Present Perfect Continuous Tense (Tense 5)
Following our previous chapter which was on Present Perfect Tense, we will go a little further with the Perfect Tense form. Our focus, in this chapter, is on Present Perfect Continuous Tense today. Let’s start..
Present Perfect Continuous Tense
As we already know, Perfect Tense completes an action of the Verb. That means, an action already started is complete now and there is nothing left for the action.
I have finished my homework
It means that I started my homework, the homework is finished now and I have nothing more to do on my homework.
In Present Perfect Continuous Tense, an action starts in some time of the past and is still going on. In short, an action started in the past (in most cases, the time is specific) and the action is continuing. E.g. I have been watching the movie for 2 hours.
- He has been reading for 5 hours
- We’ve been living in this city since 1981
- Mr. John has been studying in this college for 4 years.
- She’s been eating for 30 minutes.
- They have been playing since morning.
Present Perfect Tense vs. Present Perfect Continuous Tense
→ In Present Perfect Tense, an action starts in the past (usually recent past) and it’s complete now.
→ He has played the game. (means – he started playing and it’s over now)
→ In Present Perfect Continuous Tense, an action starts in the past and is not complete yet. The action continues to go on for a period.
→ He has been playing the game since morning. (means -he started playing in the morning and is still going on)
Note: When you use Present Perfect Continuous Tense, keep in mind that the action starts in the past with probably a specific time (at least the time must be understood in the statement/sentence) and the action should go on in the present. More examples -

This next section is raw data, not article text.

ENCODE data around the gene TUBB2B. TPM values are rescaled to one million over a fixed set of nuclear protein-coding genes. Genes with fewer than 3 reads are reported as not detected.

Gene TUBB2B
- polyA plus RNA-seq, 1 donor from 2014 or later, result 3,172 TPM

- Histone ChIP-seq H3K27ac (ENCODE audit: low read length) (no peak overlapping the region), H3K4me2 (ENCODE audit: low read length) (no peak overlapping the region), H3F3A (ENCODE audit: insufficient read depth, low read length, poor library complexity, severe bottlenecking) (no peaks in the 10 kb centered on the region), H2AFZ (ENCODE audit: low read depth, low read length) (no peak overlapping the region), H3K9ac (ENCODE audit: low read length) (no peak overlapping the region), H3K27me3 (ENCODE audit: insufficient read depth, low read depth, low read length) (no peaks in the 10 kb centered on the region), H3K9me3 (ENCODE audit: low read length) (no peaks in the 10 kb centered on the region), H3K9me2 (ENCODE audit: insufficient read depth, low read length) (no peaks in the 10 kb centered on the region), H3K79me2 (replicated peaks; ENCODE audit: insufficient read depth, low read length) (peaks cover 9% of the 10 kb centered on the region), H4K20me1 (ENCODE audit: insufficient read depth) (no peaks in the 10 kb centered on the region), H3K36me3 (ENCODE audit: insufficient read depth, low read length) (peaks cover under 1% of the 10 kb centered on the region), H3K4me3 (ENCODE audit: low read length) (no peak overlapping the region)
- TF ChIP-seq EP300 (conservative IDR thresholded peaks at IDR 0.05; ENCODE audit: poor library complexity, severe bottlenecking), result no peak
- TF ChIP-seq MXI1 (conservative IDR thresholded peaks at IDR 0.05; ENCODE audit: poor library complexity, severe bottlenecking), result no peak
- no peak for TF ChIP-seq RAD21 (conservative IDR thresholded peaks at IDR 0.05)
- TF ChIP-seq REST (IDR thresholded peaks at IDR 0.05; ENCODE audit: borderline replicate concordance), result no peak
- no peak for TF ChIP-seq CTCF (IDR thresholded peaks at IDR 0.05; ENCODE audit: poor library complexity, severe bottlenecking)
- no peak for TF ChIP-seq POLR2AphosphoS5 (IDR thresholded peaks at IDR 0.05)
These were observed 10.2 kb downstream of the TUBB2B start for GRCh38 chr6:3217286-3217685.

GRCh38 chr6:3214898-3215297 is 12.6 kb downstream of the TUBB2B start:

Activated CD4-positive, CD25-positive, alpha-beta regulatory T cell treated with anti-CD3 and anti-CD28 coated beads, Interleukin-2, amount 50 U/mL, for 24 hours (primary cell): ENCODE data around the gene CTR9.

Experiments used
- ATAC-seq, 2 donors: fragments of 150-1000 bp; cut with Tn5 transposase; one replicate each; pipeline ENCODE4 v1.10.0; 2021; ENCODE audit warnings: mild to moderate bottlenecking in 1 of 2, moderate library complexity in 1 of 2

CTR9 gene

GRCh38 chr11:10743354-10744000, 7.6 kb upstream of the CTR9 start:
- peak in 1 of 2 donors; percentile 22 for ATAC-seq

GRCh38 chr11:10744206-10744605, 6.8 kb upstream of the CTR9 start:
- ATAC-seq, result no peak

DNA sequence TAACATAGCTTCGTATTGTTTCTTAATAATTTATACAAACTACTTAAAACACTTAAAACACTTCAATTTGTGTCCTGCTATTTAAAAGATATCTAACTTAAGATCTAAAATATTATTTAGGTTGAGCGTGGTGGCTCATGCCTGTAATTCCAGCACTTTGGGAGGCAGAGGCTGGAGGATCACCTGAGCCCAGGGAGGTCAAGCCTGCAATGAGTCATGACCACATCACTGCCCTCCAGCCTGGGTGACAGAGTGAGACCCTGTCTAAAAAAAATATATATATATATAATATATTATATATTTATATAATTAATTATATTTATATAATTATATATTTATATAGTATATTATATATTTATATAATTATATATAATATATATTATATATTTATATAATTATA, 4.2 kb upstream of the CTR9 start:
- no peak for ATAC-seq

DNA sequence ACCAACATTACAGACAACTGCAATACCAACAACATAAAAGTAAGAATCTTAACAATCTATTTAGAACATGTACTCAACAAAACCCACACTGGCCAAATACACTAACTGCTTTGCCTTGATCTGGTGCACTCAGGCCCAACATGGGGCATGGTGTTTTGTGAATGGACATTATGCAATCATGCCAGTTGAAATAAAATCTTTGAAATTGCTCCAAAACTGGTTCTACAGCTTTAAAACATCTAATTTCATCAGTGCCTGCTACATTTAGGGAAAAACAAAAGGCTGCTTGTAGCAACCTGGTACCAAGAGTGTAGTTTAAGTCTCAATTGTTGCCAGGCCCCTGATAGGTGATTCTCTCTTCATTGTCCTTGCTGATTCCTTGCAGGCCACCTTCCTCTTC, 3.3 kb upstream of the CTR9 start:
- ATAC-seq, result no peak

- She has slept for ten hours. [Sleep was for 10 hours and the sleep it complete. He is not in sleep now]
- He has been sleeping for ten hours. [Sleep started 10 hours ago and it's still going on. He is still in sleep now]
- It has rained for 2 hours. [Rain started 2 hours ago and it's stopped now]
- It has been raining for 2 hours. [Rain started 2 hours ago and it's still raining- nonstop]
- She has sung the song for 10 minutes. [Her song was for 10 minutes and it's done now. She's not singing now]
- She has been singing the song for 10 minutes. [Her song began 10 minutes ago and she is still continuing with her singing]
Exception with Perfect Present Continuous Tense
As we understood, the sentence pattern of this tense is [SUBJECT + HAVE/HAS+ BEEN+ VERB(ING) + ... ]. However, certain words (such as know, finish etc) do not come in (ING) format. e.g.
knowing, finishing. (Learn more hear). So, in such cases, we just tweak the syntax a bit. It turns into a Present Perfect Tense then. See below.
Syntax: Subject + HAVE/HAS + Past participle of Verb +….
- I have known Mr. Stuart since childhood.
- I have not seen him since morning.
- He has wanted to become a movie actor since his college days.
- I have not found a job for five years.
Note2: All the sentences above are in Present Perfect Tense. However, they are used with a time period (with the use of SINCE/FOR). But, we cannot use Present Perfect Continuous Tense here. The verbs in those sentence usually are not used in -ing format.
So, we’re done with this chapter on Present Perfect Continuous Tense.. To sum up – when an action starts in the past and is still going on for a period, we use this tense. There is a subtle difference between Present Perfect Tense, Present Continuous Tense (where an action starts and keeps going on) and Present Perfect Continuous Tense. Use the tense wisely and you will never have grammatical error. Catch you next time with another chapter on Tense. That will be on Simple Past Tense. Until then, happy learning.
Do let me know if you have any questions on this chapter. I will help you understand it better, in case I am unable to make things easier in this chapter.